A Closer Look at the Concept of Customer Experience & Customer Satisfaction.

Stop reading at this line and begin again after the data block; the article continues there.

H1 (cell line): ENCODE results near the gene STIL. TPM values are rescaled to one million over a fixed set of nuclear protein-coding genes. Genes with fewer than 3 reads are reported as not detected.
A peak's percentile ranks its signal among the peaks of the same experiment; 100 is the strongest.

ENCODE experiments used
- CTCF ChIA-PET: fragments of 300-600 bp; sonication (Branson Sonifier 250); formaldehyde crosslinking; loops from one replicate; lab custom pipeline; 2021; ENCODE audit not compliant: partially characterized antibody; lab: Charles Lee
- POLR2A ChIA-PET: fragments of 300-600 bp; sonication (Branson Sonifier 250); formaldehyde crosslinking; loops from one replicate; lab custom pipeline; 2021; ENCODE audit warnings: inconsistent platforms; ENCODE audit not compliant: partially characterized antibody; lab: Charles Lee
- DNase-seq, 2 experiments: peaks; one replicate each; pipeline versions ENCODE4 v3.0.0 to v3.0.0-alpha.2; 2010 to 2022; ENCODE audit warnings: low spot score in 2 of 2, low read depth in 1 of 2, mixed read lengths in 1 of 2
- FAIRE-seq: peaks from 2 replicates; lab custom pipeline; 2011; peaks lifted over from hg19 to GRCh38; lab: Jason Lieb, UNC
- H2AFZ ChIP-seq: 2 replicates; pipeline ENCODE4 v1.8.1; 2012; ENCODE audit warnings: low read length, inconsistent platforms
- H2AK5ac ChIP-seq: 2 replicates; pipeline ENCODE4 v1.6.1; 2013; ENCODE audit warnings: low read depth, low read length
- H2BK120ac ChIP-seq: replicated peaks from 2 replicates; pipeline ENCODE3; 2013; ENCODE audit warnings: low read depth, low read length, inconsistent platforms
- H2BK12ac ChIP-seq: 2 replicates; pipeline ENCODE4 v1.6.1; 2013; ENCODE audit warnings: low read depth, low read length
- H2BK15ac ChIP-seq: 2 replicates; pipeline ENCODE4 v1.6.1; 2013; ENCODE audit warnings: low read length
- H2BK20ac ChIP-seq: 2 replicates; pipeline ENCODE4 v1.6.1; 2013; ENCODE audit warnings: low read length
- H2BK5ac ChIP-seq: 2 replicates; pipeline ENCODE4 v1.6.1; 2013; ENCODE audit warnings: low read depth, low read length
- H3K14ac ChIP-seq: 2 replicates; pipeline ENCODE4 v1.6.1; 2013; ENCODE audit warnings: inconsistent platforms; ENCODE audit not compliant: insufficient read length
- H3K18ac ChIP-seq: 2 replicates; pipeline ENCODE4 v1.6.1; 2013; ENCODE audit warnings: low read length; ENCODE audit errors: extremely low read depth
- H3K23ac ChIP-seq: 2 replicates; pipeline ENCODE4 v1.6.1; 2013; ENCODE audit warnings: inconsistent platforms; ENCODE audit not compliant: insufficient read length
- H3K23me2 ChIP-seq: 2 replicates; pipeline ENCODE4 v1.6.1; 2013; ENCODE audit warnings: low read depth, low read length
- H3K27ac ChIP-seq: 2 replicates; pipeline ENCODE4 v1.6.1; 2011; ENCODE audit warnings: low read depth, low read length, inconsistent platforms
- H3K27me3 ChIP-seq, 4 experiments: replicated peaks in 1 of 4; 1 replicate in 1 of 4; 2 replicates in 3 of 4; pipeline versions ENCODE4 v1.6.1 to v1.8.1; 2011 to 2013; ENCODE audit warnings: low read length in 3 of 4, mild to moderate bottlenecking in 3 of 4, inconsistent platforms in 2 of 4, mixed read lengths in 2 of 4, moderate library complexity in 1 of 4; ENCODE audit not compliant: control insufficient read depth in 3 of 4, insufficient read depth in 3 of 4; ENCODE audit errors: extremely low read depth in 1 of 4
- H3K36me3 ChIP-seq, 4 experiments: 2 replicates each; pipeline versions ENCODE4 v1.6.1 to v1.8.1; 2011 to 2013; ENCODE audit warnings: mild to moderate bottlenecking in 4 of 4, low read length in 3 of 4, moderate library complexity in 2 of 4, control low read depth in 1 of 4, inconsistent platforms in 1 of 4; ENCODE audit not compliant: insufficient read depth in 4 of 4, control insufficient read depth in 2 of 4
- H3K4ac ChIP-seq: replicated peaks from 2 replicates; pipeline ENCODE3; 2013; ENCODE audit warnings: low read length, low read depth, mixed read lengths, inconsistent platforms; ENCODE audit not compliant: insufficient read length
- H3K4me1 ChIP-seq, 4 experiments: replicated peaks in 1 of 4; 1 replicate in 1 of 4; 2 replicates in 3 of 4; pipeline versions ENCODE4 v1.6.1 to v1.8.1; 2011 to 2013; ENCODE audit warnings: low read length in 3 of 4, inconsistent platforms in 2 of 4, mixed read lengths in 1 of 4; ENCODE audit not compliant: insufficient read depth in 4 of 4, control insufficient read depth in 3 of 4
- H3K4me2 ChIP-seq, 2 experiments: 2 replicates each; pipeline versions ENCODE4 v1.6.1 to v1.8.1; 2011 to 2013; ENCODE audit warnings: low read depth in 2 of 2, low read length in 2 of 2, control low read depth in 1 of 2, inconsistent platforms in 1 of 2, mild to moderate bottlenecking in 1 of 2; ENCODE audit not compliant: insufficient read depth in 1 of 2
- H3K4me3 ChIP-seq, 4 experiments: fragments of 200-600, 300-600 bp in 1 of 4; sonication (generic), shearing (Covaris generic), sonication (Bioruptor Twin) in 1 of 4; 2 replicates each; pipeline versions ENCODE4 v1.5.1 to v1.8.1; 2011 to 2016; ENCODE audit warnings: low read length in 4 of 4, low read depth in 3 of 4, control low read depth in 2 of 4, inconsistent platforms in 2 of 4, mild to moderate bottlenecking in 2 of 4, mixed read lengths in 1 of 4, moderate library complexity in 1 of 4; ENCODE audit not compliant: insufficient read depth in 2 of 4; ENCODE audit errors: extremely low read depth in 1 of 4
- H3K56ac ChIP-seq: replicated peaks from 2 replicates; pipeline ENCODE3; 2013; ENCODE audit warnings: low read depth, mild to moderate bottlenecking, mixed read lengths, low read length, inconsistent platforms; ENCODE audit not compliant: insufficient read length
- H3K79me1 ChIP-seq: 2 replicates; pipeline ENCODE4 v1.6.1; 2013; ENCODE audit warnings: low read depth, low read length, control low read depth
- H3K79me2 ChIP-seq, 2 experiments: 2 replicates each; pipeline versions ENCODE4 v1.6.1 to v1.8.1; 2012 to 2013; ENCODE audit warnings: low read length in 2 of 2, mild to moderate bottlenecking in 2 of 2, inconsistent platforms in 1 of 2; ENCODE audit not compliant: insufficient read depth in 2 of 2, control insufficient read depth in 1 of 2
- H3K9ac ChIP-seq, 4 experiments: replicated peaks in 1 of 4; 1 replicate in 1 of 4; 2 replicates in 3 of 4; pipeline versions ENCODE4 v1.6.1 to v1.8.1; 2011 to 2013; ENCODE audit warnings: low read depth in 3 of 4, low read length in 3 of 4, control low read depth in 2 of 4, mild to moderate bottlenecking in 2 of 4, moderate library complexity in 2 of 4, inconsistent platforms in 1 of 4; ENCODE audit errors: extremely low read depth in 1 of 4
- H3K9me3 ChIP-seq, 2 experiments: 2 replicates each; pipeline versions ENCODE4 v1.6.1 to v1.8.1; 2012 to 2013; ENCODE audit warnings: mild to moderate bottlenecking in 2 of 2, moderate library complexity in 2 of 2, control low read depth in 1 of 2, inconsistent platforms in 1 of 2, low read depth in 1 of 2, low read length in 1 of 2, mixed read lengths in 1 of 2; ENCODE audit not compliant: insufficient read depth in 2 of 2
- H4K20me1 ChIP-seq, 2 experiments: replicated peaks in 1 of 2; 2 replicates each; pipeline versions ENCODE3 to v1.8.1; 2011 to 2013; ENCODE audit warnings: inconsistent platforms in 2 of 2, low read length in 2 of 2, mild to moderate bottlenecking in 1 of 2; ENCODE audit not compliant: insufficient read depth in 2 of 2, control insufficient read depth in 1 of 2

The concept of customer experience has taken on particular importance in the current complex economic landscape. In this context, consumers make their purchasing choices much more carefully, carefully selecting the place where they want to make their purchases. This is because the consumer is no longer looking exclusively for the advantage given by the individual products or services offered by the companies, but shows the strong need to live a shopping experience, which also involves him at an emotional level. Companies have to respond to the new needs and expectations of consumers, affected by significant changes in their lifestyles and the increase in comfort and consumption. Therefore, investigating customer satisfaction and experience with the company at every point of contact is essential to build good loyalty: the better the customer experience and the response he receives from his expectations, the bigger the bond that will be with the company. In a market characterized by high levels of saturation and limited customer loyalty, the use of low prices and innovative products is no longer enough. To compete you need to focus on consumer experiences, which are no longer self-generated but induced, and for this reason, in recent years, understanding and improving the customer experience have become critical parts of marketing plans. To better manage the customer experience, retailers need to understand what the customer experience really means.